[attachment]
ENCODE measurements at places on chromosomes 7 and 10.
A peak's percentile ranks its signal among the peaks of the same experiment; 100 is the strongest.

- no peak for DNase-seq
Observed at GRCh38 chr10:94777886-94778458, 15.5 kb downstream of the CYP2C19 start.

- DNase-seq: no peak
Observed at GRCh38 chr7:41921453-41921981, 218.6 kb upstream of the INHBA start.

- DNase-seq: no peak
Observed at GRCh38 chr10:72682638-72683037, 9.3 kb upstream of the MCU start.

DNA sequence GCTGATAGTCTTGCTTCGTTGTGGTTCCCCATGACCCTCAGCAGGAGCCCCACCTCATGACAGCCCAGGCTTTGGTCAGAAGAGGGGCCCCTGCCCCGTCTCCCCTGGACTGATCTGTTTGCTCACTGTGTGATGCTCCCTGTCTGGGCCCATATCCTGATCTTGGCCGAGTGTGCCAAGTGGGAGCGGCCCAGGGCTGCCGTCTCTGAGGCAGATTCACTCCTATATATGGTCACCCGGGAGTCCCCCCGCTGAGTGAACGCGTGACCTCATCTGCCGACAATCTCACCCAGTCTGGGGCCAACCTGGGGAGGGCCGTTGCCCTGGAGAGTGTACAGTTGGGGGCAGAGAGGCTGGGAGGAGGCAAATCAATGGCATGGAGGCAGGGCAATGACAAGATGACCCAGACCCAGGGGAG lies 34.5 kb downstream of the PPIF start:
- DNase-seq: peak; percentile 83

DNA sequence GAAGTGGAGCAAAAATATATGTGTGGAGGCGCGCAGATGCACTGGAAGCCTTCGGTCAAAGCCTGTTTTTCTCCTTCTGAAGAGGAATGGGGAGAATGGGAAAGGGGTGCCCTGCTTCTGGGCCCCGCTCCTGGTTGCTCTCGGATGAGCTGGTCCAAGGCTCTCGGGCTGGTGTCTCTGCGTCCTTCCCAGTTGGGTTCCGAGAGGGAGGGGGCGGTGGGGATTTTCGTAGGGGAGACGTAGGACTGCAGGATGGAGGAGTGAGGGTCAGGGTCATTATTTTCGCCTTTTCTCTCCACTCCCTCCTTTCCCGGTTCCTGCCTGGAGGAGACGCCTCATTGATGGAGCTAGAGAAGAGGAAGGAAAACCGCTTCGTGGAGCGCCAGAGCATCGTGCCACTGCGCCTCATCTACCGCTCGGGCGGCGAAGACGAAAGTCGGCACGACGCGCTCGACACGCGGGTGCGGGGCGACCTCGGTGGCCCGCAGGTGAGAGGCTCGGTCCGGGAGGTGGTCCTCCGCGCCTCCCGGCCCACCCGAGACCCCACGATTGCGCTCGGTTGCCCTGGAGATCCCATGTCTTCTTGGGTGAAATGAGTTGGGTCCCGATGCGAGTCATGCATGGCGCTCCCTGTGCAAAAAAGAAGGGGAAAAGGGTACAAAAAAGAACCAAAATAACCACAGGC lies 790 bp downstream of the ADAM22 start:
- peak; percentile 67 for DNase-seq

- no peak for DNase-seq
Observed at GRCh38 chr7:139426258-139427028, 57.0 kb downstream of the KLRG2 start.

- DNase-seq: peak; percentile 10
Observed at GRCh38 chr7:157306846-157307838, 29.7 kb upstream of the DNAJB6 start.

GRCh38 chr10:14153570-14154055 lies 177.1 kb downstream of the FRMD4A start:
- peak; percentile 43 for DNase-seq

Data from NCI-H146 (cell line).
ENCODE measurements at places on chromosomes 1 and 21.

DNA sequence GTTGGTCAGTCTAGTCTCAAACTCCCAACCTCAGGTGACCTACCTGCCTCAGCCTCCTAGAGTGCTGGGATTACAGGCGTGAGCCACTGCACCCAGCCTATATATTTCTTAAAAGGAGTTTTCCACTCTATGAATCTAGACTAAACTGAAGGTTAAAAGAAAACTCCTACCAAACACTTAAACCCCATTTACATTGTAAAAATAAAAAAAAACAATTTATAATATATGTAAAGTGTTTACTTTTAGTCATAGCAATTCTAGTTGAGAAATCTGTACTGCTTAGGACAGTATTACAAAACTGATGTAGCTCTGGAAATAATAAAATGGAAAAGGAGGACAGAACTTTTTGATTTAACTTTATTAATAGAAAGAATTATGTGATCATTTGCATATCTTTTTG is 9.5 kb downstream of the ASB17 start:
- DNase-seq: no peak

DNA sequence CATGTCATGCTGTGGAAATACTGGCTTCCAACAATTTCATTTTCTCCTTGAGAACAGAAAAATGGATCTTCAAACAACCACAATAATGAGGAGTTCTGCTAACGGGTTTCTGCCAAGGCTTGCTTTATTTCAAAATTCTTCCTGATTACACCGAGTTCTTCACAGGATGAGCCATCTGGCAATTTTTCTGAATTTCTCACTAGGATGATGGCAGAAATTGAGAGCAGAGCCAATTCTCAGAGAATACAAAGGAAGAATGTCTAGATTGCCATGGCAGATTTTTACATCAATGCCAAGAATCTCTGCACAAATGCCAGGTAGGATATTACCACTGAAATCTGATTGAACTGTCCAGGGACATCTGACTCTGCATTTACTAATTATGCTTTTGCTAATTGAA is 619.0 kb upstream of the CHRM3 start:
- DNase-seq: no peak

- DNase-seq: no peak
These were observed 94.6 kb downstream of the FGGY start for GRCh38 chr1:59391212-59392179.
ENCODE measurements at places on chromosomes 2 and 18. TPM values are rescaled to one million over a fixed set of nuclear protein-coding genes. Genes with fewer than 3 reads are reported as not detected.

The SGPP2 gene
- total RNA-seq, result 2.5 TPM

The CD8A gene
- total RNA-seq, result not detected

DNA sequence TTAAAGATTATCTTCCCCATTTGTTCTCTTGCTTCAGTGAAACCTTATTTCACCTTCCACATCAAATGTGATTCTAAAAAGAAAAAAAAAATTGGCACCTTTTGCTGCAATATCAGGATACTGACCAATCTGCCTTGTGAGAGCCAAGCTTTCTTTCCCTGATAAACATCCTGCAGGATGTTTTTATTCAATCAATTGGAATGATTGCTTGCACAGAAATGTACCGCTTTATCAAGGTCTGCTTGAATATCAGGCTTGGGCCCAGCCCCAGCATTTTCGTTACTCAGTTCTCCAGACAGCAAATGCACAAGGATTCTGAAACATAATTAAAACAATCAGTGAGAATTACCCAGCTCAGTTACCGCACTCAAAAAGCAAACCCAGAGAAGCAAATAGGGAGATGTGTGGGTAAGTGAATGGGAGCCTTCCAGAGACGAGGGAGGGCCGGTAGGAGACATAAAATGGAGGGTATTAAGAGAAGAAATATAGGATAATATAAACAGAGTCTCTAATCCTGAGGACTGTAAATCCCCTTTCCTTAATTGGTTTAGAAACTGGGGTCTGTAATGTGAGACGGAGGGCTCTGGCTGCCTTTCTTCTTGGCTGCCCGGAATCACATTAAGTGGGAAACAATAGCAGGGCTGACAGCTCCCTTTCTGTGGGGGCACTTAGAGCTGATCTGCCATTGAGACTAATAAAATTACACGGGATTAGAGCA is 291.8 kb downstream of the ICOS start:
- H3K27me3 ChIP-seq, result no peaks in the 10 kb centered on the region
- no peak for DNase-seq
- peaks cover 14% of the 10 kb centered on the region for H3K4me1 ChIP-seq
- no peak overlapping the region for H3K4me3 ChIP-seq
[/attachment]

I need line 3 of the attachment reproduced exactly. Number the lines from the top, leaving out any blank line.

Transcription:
- no peak for DNase-seq